Buying a property in Italy is not like in Canada where things are handled for you by professionals at arm’s length. In Italy, you are required to actively participate in the process.
We learned about it after deciding to dump our day jobs in Ottawa to open an inn and tour company in the amazing Abruzzo Region of Italy, and found a great villa in the town of Torre de’Passeri.
There are two stages. The first, called the compromesso, like a down payment but with a twist. So, after agreeing on a price with the British couple who owned the villa, we were given their banking details and sent them 10 per cent directly. According to the compromesso, if we pulled out of the deal before close, the seller would keep the 10 per cent. If the seller pulled out, they were to return the 10 per cent plus 10 per cent more.
I’m not sure about the enforceability of an Italian law on British people selling a property to a Canadian, but whatever. When you are in, you are in. We sent the money.
The closing stage is where things really got different. For this, we were required to go to Italy in person for a face-to-face meeting with all concerned in front of a notary to complete the deal.
So in late February 2013, we flew over and rented a small apartment in Roccacasale, a beautiful little town overlooking the Peligna Valley. We’d never been to Abruzzo in winter and we were pleasantly surprised by great sunny weather with highs of around 14 degrees each day in the valley while snow covered peaks loomed all around.
The day after arriving, we met with our real estate agent, opened a bank account, and sent word back to our Canadian bank to transfer the money, which was largely the proceeds of selling our house in Ottawa. The money transfer took a couple days to complete, so in the meantime we kept busy by meeting with our architect, constructor, and agent at the villa in Torre de’Passeri to discuss what our renovation plans would be. We also visited many furniture stores to price out the cost of fitting up the entire villa, toured the countryside in the area, and generally just enjoyed being part of what would become our new home.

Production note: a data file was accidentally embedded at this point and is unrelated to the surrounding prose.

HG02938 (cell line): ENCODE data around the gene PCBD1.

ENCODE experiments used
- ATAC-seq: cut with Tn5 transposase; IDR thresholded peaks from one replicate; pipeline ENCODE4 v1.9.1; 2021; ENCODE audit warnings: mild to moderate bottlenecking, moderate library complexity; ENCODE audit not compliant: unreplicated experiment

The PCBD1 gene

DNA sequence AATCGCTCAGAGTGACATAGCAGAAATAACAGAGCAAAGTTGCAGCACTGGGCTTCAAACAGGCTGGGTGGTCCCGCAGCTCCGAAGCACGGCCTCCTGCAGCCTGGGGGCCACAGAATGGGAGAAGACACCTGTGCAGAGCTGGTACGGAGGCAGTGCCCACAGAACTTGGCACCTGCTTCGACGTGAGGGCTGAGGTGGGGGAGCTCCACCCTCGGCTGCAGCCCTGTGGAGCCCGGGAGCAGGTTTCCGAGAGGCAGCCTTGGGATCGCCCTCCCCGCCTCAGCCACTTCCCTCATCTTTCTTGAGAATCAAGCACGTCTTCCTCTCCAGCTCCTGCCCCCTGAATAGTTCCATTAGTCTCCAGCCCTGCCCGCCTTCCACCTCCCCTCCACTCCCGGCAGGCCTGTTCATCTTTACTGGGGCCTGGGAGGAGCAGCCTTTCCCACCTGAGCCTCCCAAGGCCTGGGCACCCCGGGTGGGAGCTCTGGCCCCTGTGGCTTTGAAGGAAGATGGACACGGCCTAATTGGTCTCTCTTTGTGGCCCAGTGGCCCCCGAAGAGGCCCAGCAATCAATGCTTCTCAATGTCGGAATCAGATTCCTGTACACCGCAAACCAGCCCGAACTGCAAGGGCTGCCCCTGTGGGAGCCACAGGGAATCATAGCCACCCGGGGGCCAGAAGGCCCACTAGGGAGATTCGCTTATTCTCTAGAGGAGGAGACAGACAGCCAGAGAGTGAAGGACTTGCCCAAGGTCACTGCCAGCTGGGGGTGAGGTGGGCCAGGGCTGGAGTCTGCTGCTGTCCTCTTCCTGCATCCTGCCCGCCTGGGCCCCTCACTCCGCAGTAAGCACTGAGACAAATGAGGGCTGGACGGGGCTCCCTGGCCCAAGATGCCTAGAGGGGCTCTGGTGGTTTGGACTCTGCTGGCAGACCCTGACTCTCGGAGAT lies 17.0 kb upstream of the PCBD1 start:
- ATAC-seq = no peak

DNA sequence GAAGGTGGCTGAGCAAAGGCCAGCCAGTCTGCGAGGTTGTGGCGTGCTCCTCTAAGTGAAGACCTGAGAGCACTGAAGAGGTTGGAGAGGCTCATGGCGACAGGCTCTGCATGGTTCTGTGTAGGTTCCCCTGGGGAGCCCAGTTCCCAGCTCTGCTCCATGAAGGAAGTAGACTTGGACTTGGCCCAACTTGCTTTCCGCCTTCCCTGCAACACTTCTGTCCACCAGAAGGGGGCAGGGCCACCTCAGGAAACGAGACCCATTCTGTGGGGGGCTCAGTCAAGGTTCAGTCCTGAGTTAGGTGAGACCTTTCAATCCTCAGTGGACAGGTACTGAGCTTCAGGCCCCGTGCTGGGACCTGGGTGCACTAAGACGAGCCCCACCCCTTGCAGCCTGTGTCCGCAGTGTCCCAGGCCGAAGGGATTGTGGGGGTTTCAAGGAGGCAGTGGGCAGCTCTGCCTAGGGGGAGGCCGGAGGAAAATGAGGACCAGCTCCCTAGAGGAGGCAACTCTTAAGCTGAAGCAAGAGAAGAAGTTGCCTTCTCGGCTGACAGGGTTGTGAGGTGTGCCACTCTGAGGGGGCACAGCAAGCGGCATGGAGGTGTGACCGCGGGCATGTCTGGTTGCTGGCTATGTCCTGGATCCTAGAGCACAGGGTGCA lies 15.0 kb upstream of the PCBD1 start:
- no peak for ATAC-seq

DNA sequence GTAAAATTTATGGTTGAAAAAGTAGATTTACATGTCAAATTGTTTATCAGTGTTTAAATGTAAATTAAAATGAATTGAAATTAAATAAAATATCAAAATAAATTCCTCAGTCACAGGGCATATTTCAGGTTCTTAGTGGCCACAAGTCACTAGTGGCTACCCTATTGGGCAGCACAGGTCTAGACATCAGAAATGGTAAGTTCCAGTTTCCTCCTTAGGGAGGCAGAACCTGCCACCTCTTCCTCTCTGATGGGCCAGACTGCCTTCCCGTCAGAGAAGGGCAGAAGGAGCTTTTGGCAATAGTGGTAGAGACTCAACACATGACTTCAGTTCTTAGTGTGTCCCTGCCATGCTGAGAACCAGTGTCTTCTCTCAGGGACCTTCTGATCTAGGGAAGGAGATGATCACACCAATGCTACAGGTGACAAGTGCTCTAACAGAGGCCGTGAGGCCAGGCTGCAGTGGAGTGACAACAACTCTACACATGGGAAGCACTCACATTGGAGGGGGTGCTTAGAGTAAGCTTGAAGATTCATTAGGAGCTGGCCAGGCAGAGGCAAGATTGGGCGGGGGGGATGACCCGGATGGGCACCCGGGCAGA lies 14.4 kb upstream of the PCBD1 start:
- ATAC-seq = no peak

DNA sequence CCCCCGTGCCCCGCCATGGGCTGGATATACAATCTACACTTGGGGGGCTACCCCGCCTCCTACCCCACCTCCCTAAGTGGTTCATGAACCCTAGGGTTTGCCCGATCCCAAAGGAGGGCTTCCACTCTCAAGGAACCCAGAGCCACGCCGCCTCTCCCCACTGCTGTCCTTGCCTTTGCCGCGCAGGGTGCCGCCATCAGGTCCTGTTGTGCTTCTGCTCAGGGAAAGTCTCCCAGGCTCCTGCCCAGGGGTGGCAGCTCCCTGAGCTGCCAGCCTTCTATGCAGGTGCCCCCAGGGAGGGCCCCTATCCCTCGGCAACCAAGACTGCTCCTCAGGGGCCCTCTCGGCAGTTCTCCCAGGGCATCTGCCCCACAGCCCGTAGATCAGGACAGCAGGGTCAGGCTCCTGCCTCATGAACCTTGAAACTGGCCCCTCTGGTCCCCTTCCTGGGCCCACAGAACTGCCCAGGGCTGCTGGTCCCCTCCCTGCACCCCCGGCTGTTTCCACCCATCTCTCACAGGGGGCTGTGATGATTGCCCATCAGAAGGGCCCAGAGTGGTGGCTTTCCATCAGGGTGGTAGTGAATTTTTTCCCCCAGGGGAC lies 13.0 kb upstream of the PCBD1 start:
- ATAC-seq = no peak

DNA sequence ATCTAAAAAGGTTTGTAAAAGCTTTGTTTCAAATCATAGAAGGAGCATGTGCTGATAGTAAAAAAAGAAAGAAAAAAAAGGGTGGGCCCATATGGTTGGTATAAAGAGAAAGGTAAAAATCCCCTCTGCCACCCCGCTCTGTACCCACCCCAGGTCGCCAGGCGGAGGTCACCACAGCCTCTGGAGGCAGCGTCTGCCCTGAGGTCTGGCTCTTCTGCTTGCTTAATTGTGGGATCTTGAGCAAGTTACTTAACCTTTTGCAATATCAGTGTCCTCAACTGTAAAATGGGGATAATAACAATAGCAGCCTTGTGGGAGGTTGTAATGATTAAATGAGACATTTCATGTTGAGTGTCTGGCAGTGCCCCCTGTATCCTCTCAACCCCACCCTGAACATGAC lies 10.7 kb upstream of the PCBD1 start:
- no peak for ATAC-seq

After the money arrived, we spent a lot of time in the property. Its roughness was daunting, but we could easily see how beautiful it could become. It didn’t hurt that in the backyard a cherry tree had started to bloom.
The day before the notary meeting, Lisa and I went over our decision one last time.
As we sat in the kitchen, drinking wine made at a vineyard up the road and eating local cheese, bread, salami, and olives, we went over the pros and cons one last time.
Was this a risk? Sure. What were we risking? Financially, other than quitting good paying jobs, we weren't risking much because we were largely investing in real estate. Was it the right life move? Yup, we were both tired of our rat race jobs and looking for change. We’re we committed to doing the things needed to make this work? Yes, we both don’t shy away from hard work and tough decisions, and we both committed to being patient. Was the risk of failure outweighed by the potential benefits of success?
And then, I’m not kidding, this happened.
Through the open back door, we heard sheep bleating. When we looked out, we saw a shepherd and his flock coming down the hill behind our house – a white herd flowing between the olive trees like slow moving lava with Abruzzese mountain dogs guarding them. The herd eventually was penned up in an area about 100 metres away, but we could still hear them. Then we spotted one of the mountain dogs nursing two puppies in the field directly behind the villa. Lisa went into the back yard to get a better look, and she was met by the two puppies. When I saw the look of joy on her face as she played with the two snow white balls of fur, any lingering doubt in my mind vanished.
The next day we would plunk down the bulk of our life savings and lock ourselves into an adventure others dream of embarking on, and it would be the right decision for us.
Next Blog: The deal gets done.